Recently, in a terrible industrial accident involving the collapse of a crane on a construction site, three workers were killed and another six injured. Together with the accident at a concert of Hong Kong boy band Mirror, it has already been the second tragedy that has drawn public attention within a short period of time.
The Hong Kong Special Administrative Region government has rightly made a swift response, promising thorough investigations into the accidents. Whatever the investigations will find out, one thing is clear by now: It is time the authorities take action to tighten the regulations on workplace safety and increase the penalty to minimize the potential risks that front-line workers face.
According to the report “Occupational Safety and Health Statistics”, issued by the Labour Department, the number of occupational injuries in all economic activities has remained steady since 2016, at about 35,000 cases per year. The number even declined slightly in 2020, probably because of intermittent interruptions of work caused by the COVID-19 pandemic. However, the number went up again in 2021, when more than 30,000 cases were reported. Worse still, the death toll also surged to 263 the same year, the highest in the last decade, with 25 reported in the construction industry.
It is the responsibility of employers to ensure the safety of the workers; employers who have failed to provide sufficient safety equipment or a safe working environment should be punished. Currently, under the Hong Kong Law Chapters 59 and 509, the Factories and Industrial Undertakings Ordinance and the Occupational Safety and Health Ordinance, violators can be fined up to HK$500,000 ($63,700) and imprisoned for up to 12 months. Unfortunately, the authorities have not implemented the penalties to the fullest to give irresponsible employers an unforgettable lesson. According to the analysis of the Association for the Rights of Industrial Accident Victims, the government issued 4,408 summonses from January to March 2020 with only HK$33.4 million in total fines, meaning the average fine for each summons was less than HK$7,600, which serves as no deterrence to irresponsible employers.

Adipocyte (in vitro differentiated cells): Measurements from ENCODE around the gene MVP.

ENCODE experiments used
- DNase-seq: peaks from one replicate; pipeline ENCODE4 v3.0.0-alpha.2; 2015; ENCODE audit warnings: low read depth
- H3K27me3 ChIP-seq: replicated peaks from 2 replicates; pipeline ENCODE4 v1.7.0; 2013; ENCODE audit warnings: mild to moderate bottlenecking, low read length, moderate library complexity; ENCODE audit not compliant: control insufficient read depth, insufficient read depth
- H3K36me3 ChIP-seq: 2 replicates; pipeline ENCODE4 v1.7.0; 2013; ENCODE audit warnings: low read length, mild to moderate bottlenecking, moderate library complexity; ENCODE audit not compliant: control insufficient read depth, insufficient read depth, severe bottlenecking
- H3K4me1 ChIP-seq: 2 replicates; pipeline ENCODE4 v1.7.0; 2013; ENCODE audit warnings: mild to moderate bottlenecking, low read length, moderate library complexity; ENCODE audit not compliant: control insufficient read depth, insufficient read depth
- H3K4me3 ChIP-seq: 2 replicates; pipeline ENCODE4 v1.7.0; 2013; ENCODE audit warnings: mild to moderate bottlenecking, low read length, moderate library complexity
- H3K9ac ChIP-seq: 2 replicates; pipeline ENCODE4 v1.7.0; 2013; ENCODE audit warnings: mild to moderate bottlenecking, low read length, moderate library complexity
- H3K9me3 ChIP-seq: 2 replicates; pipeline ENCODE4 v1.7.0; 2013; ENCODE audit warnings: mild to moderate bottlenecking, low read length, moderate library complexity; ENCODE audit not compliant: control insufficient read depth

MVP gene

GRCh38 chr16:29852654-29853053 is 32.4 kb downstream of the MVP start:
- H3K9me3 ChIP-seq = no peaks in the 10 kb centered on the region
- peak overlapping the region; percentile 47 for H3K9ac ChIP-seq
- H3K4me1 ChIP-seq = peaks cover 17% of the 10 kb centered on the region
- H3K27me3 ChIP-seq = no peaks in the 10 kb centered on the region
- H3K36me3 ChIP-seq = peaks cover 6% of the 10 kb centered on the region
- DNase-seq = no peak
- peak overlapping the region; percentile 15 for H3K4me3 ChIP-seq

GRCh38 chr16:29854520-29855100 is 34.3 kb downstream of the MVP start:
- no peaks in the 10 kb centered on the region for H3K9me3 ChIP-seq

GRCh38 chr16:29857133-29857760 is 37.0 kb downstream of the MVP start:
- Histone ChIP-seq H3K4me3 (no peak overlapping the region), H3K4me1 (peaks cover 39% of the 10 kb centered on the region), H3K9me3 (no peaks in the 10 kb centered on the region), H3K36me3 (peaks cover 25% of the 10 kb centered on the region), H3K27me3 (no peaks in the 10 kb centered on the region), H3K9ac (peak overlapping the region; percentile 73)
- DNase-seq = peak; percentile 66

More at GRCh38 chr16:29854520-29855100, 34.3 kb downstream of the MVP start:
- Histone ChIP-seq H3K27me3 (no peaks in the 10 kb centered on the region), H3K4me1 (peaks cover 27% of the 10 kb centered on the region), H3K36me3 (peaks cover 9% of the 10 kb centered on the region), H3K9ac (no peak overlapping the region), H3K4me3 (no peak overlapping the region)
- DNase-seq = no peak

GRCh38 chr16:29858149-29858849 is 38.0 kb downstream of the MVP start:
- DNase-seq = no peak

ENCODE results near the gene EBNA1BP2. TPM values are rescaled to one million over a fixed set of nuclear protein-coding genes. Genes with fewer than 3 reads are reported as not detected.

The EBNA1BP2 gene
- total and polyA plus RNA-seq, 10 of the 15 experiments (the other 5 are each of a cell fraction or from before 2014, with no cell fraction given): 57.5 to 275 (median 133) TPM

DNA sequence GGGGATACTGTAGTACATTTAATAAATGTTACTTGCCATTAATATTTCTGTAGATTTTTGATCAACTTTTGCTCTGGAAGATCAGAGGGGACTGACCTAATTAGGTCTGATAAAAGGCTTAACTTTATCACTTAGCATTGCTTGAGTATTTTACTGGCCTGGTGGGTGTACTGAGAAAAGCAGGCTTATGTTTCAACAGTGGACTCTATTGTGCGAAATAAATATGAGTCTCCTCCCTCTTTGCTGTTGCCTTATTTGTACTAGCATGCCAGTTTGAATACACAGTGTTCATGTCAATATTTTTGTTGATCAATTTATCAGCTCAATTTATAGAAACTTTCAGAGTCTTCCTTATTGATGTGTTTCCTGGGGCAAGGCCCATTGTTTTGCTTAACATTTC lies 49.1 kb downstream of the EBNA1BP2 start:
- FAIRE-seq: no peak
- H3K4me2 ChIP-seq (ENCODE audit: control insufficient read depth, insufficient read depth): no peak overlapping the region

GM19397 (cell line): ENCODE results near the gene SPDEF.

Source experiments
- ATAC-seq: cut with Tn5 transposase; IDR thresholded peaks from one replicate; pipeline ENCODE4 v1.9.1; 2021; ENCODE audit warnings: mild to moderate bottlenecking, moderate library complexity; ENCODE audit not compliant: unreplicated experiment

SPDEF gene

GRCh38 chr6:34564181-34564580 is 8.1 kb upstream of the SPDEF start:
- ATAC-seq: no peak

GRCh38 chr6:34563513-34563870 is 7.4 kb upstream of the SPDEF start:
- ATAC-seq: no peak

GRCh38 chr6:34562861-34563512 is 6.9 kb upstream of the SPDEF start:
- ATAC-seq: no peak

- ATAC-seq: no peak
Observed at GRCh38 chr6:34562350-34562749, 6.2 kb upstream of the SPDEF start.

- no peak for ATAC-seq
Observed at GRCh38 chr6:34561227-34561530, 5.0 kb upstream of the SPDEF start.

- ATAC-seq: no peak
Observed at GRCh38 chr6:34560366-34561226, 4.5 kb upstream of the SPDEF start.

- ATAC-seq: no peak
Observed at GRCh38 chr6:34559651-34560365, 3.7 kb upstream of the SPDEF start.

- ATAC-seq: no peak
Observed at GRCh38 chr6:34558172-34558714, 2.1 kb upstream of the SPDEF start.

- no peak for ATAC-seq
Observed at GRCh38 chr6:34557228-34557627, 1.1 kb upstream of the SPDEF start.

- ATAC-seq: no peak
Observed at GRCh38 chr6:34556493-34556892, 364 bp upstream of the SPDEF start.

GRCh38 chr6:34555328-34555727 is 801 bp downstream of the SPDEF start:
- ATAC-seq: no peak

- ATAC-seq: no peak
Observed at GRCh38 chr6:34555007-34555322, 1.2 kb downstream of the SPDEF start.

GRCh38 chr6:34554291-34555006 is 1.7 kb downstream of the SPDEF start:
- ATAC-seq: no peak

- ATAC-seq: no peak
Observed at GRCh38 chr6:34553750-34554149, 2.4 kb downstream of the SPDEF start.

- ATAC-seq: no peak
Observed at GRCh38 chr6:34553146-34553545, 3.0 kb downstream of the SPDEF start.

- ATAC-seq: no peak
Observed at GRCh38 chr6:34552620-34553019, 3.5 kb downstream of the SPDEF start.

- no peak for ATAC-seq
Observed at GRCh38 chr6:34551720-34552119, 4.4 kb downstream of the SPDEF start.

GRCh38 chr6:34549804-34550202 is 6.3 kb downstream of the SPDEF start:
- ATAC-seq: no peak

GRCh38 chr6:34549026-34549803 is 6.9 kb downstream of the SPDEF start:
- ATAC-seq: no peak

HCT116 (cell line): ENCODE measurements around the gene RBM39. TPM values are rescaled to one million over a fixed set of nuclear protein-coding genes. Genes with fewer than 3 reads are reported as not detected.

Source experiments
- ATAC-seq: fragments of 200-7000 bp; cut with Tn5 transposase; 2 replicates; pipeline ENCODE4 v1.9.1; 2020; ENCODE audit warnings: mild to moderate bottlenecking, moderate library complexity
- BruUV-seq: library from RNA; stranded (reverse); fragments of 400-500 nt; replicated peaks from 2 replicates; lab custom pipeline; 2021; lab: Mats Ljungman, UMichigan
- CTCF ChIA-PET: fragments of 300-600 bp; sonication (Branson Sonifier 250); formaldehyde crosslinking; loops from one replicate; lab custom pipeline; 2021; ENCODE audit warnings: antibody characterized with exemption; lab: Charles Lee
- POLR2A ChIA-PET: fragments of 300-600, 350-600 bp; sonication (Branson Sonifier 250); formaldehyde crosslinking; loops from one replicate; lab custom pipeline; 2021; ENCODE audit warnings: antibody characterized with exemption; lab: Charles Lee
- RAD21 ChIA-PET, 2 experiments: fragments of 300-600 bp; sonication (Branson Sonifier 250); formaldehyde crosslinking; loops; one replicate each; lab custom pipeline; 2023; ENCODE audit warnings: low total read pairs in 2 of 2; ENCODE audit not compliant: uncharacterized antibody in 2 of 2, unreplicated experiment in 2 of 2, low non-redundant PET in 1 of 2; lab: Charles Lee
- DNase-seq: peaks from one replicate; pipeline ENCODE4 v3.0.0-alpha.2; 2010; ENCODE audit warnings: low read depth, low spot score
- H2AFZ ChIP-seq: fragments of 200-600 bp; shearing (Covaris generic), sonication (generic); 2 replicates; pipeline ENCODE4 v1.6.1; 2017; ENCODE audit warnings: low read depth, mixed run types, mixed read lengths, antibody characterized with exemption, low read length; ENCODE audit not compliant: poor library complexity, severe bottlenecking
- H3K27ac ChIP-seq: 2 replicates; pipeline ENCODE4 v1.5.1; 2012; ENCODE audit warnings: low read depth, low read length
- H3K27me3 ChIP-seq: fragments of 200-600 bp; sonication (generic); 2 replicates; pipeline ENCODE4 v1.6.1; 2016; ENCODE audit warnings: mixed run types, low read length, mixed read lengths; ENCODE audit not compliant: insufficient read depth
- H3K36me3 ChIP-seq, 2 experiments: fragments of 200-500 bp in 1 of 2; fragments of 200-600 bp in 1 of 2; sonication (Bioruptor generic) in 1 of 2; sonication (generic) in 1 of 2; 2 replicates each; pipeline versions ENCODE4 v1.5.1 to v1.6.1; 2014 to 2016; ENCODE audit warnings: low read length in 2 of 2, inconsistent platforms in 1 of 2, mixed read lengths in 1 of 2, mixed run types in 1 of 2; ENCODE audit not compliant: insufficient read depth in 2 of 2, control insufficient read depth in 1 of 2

Given the growing number of accidents in the workplace and the leniency of the penalties, many pro-labor groups have been calling for amendment to the relevant regulations, including increasing fines for employers who are found responsible for the negligence of the safety of staff. As a result, the government has taken the step to launch a bill in the Legislative Council, raising the maximum penalty to a HK$10 million fine and two years of imprisonment for extremely serious offenses that cause death or serious injuries to workers, and that extends the time limit for prosecution from six months to one year to allow sufficient time for authorities to conduct a comprehensive investigation and collect sufficient evidence. However, the amendment bill has still fallen short of the expectations of pro-labor organizations.
In fact, the safety of workers has drawn increasing attention in many advanced countries, wherein relevant regulations are more comprehensive and have stronger deterrence. For example, in Australia, the maximum penalty for employers who fail to provide their staff with adequate safety equipment or a safe workplace is a fine of A$3.5 million ($2.34 million) and five years of imprisonment. In the United Kingdom, the punishment is much heavier, with no limit on fines for employers involved in malpractice. Since the adoption of severe penalties for occupational safety violations, the number of offenses has been steadily declining, prompting labor unions in Hong Kong to advocate the adoption of similar approaches here in Hong Kong.
The SAR government has chosen a progressive approach in amending regulations. But the local business sector has still raised concerns, saying that higher fines could eventually lead to the shutdown of many small and medium-sized enterprises in the construction industry, and thus reduce job opportunities for workers. Nonetheless, the lives of workers are priceless. The concerns over higher operating costs should not come before the safety of workers. It is true that the cost pressure on employers would be increased, but it is also true that the tragedies would be minimized.
President Xi Jinping expressed his “four hopes” for Hong Kong society during the swearing-in ceremony for the new SAR administration, held on July 1, including improving the lives of ordinary citizens, among others. Conceivably, the improvement of labor rights should also deserve the sufficient attention of society.
The author is a community officer of the Hong Kong Federation of Trade Unions.
The views do not necessarily reflect those of China Daily.